Beyond this deceptive and also probably self-deceptive gambit, I also have to say that there is something that feels to me not only pseudo-scientific but actively anti-scientific in the Wall of Words partisans of cryonics and uploading and drextechian nano-abundance and the rest like to fling up in the name of "the technical discussion" to silence criticisms of conceptual and otherwise rhetorical sleights of hand on which their rationalizations tend ultimately to depend. Confronted with a critic who exposes the fairly conspicuous religiosity of their fervent assertions about the techno-transcendental arrival at immortality as info-spirit-selves in Holodeck Heaven under the ministrations of a post-biological post-parental superintelligent Robot God and with omni-competent nano or femto matter-mulching Anything-for-Nothing machines at their every whim's disposal, these faith-based futurologists like to retreat as quickly as possible to the prosaic. Cryonicists start lecturing you about the harmless revival of the drowned and of organs cryopreserved for transatlantic treks to surgery, nano-cornucopiasts handwave about the productive factory floor of the molecule, SENS longevists blather on about the new car smell of a century old roadster repaired and maintained by a loving hobbyist, AI-deadenders keep winning Chess and Jeopardy with glorified abacuses with database access, and on and on and on.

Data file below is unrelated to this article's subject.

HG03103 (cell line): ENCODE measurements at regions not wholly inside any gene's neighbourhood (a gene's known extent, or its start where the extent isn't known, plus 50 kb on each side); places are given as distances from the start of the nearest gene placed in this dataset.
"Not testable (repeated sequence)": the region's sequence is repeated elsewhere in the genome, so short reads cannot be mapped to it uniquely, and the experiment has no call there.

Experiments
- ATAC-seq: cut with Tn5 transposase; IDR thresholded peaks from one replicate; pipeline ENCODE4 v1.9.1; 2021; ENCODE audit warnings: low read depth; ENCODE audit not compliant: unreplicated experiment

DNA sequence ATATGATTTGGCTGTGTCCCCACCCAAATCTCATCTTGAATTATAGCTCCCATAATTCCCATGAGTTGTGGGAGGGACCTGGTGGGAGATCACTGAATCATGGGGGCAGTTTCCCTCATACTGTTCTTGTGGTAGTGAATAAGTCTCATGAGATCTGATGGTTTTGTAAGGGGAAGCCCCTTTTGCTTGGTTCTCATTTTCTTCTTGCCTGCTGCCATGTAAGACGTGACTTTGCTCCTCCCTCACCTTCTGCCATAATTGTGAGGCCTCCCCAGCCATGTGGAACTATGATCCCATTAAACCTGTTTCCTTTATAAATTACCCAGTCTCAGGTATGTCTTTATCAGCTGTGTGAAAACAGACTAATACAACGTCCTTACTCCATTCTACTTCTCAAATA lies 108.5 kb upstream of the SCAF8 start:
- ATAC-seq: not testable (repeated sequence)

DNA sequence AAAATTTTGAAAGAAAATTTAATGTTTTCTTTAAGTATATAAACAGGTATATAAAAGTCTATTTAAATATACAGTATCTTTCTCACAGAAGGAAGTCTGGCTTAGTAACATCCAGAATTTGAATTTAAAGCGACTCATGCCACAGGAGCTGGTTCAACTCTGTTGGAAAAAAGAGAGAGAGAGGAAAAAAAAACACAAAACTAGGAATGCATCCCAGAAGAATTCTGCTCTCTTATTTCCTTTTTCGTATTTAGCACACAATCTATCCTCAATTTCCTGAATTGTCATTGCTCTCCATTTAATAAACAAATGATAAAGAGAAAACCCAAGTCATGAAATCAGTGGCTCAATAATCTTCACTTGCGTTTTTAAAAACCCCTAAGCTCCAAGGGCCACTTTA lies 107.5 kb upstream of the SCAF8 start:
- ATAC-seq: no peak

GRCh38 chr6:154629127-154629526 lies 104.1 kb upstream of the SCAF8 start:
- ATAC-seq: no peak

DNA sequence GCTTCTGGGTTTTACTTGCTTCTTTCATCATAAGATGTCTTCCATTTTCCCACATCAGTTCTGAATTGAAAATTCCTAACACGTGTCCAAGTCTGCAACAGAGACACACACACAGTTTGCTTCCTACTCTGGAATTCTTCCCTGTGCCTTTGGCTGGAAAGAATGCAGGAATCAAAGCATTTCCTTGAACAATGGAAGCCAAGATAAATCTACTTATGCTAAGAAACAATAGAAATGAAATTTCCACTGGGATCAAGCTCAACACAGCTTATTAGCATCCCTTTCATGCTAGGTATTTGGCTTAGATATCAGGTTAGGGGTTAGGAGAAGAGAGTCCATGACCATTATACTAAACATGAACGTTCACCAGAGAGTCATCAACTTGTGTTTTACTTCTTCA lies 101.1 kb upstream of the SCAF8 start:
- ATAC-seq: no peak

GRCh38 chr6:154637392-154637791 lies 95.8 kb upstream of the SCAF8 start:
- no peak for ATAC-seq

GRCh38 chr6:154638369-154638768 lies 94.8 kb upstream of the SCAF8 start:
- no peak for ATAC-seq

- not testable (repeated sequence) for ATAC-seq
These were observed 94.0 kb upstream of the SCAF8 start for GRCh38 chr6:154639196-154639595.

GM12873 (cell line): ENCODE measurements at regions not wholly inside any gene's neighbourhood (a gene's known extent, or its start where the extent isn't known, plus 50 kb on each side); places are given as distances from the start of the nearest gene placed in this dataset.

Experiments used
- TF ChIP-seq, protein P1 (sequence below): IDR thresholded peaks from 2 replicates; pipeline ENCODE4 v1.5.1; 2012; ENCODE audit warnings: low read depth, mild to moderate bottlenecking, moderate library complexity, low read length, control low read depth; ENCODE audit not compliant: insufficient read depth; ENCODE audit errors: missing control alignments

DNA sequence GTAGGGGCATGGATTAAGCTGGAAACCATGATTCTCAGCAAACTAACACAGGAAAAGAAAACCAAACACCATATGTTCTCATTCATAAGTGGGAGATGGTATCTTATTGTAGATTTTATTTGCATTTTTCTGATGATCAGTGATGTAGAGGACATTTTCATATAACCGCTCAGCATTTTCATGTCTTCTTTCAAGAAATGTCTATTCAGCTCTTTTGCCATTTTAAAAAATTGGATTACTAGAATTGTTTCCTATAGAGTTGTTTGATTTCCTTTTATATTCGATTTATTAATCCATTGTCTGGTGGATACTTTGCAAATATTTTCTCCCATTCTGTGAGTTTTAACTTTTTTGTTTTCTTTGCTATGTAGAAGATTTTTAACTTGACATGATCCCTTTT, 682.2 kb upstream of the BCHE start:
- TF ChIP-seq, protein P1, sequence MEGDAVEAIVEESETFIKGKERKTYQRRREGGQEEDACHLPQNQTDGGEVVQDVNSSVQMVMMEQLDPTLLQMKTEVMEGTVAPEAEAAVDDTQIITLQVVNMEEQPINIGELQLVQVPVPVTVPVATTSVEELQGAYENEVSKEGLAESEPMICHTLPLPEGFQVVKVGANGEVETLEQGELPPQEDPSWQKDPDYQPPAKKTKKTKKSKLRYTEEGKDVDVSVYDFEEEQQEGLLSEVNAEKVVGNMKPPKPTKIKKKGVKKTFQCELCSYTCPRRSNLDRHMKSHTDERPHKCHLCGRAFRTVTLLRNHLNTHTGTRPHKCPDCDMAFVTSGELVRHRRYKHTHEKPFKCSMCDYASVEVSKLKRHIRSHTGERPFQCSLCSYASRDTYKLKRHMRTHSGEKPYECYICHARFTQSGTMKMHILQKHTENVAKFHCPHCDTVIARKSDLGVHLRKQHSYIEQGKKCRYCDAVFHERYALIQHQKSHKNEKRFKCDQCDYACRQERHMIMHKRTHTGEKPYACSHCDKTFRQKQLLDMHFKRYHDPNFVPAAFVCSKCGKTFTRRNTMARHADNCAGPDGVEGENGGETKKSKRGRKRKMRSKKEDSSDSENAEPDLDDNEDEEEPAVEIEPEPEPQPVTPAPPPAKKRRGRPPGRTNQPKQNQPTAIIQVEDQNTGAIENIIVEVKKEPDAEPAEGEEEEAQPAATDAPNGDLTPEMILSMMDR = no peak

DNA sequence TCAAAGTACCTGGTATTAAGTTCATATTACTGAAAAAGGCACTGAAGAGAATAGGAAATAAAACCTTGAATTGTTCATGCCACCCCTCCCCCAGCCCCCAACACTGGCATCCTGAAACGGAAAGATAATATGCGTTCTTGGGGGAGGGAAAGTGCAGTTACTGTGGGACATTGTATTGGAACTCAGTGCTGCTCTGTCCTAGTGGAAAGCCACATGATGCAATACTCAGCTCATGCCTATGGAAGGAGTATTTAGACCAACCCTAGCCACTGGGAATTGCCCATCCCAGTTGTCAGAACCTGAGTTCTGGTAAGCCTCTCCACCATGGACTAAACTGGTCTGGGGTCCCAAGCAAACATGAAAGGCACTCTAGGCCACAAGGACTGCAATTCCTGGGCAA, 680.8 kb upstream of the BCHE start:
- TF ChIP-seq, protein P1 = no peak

Of course, quite a lot of the science and technique these futurologists are drawing on argumentatively is perfectly well warranted as far as that goes. As a matter of fact, my impression is that most of the science the priestly experts of the Robot Cult archipelago lean on amounts to fairly undergraduate tech talk, sound as far as it goes but never particularly advanced. And their preferences in the matter of the "advanced" tend to incline more in the direction of the Aquarian, I find, their cutting-edge looks to be rather, er, cosmic.